I know Gavin personally, and while I was familiar with some aspects of the subject matter of this piece, I was not prepared for the incredible depth of emotion he brings to his performance.
Alone on the stage with only a chair and a bag of empty pill packets for company, he is as isolated in his act of storytelling as he was in the experiences he relates. The courage in that simple fact is the steady heartbeat of this show and it becomes more and more tangible as his revelations unfold.
The show’s blurb will have you thinking that this is a uniquely queer comedy about what might happen when you have an anxiety attack in the middle of the act of fisting someone, and in a way it is.
As uncomfortably hilarious as it is to watch someone act out the delicate choreography that is inserting your hand and forearm into the bowels of another human being, there is more to it.
We all carry around anxiety and we often expend a great deal of time, money and energy, trying to disguise it in an effort to get on with life. The wonderful thing about this piece is the determined way that it dismantles that deceitful habit before our eyes.
The clothes he wears – less a costume and more his standard wardrobe; a leopard print cap and t-shirt emblazoned with an anime princess and the phrase “DOM TOP” – are a part of that external self-expression. They are labels: ‘fabulous’, ‘camp’, ‘confident’ and identifiably ‘queer’.
The unravelling of this exterior to unveil the formative experiences of his queerness, the struggles with family, mental health and alcoholism is shocking because of the universal expectation (still) that these things remain hidden.
It engenders an empathy and respect in its audience while also revealing a strength and an angry resilience that is messy and imperfect and honest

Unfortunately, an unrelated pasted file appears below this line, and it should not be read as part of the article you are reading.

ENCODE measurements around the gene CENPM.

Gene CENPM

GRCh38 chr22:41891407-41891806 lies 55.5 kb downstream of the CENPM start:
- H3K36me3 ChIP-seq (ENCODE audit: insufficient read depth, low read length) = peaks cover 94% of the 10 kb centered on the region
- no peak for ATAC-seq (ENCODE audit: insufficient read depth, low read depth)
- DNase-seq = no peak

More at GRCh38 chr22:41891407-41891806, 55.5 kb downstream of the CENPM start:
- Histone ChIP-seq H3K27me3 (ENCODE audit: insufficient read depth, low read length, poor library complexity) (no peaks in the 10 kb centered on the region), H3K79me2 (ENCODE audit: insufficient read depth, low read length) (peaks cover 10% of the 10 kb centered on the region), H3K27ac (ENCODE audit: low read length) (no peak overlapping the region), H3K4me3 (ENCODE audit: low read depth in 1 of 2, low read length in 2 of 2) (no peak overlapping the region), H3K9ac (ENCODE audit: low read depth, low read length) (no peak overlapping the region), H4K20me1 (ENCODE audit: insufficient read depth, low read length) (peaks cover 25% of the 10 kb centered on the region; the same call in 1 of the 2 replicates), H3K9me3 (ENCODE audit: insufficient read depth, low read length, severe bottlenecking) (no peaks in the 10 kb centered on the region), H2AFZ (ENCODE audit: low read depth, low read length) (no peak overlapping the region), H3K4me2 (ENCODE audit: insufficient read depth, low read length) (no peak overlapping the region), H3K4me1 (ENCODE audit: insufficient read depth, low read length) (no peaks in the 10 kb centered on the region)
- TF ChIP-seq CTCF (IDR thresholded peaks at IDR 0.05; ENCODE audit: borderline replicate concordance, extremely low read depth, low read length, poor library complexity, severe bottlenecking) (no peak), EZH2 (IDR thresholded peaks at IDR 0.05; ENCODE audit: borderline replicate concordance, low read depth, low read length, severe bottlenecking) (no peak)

Performing autobiographical stories is challenging. I have written before in this publication about how hard it can be to dispassionately assess the work while keeping hold of the emotional truth of the story. In this Roach excels.
The reality of his own life is channelled so well, and interlaced effectively with levity and wit, that he maintains that invisible dialogue between performer and role that is so elusive in self-portrayals, while still building a rapport with the audience.
As a writer and a performer, he makes it easy to laugh at the absurd, and hard to ignore the painful.
After guiding us through a chaotic sequence of recollections and missing memories, baring his soul, drawing us in with his vulnerability, Roach ends by issuing a confronting challenge to his audience: what truths are we disguising, and could we ever show them to the world?
Your Silence Will Not Protect You
The Butterfly Club, 5 Carson Place, Melbourne
Performance: Tuesday 15 November 2022
Season continues to 19 November 2022
Information and Bookings: www.thebutterflyclub.com
Image: Gavin Roach (supplied)
Review: Daniel Townsend